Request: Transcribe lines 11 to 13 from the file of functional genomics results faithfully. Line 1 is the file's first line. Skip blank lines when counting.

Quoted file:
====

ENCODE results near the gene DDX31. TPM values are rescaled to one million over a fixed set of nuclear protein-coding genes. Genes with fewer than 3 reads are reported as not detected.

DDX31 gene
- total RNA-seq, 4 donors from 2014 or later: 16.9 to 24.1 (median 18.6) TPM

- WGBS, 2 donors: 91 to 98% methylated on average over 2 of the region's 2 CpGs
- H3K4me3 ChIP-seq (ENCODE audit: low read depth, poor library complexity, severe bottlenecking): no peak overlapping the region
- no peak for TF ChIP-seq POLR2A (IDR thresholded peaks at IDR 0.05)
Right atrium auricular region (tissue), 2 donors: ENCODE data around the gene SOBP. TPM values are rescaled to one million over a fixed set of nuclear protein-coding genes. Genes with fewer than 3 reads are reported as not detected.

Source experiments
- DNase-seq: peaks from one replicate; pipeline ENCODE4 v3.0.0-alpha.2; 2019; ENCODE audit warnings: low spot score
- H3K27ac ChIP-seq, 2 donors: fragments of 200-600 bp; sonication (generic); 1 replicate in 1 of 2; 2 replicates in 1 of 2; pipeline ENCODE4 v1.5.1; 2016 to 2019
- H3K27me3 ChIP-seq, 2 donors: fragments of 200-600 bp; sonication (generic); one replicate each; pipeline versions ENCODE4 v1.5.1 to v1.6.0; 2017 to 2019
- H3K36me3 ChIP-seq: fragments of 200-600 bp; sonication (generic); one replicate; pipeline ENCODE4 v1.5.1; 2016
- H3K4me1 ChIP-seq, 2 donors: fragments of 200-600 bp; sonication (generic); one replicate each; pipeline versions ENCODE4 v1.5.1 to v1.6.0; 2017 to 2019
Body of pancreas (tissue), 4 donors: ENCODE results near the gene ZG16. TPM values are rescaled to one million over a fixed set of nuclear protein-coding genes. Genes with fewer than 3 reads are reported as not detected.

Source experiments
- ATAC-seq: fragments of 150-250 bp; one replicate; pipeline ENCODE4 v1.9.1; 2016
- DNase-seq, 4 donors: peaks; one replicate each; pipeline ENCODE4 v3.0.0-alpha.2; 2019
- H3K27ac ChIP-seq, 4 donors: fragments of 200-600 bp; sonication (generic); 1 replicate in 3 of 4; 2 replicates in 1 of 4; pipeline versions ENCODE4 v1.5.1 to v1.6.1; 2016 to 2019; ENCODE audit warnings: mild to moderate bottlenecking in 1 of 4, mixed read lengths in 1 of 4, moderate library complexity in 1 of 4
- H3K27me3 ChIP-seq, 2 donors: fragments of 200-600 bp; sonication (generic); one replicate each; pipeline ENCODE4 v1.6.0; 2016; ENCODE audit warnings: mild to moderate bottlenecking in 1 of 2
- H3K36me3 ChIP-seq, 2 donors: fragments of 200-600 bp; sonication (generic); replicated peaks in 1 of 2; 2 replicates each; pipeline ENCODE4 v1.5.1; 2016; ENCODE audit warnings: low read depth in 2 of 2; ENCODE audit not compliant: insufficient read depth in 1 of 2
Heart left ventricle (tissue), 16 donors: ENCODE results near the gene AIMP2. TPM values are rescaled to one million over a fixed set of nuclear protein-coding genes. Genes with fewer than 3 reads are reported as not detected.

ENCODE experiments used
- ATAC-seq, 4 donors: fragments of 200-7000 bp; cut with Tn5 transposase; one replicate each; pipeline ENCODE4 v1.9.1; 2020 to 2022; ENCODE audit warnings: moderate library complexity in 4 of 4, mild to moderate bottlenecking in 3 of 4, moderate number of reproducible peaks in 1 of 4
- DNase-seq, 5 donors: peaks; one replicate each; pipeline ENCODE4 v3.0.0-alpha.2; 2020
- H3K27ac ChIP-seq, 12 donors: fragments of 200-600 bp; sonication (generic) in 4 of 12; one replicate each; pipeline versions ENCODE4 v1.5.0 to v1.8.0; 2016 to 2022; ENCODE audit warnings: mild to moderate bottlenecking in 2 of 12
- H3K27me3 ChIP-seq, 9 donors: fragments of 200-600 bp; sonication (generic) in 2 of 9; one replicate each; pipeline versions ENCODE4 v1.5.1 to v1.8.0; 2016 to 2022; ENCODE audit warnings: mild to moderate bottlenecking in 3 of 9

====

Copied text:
- H3K27me3 ChIP-seq, 2 donors: fragments of 200-600 bp; sonication (generic); one replicate each; pipeline versions ENCODE4 v1.5.1 to v1.6.0; 2017 to 2019
- H3K36me3 ChIP-seq: fragments of 200-600 bp; sonication (generic); one replicate; pipeline ENCODE4 v1.5.1; 2016
- H3K4me1 ChIP-seq, 2 donors: fragments of 200-600 bp; sonication (generic); one replicate each; pipeline versions ENCODE4 v1.5.1 to v1.6.0; 2017 to 2019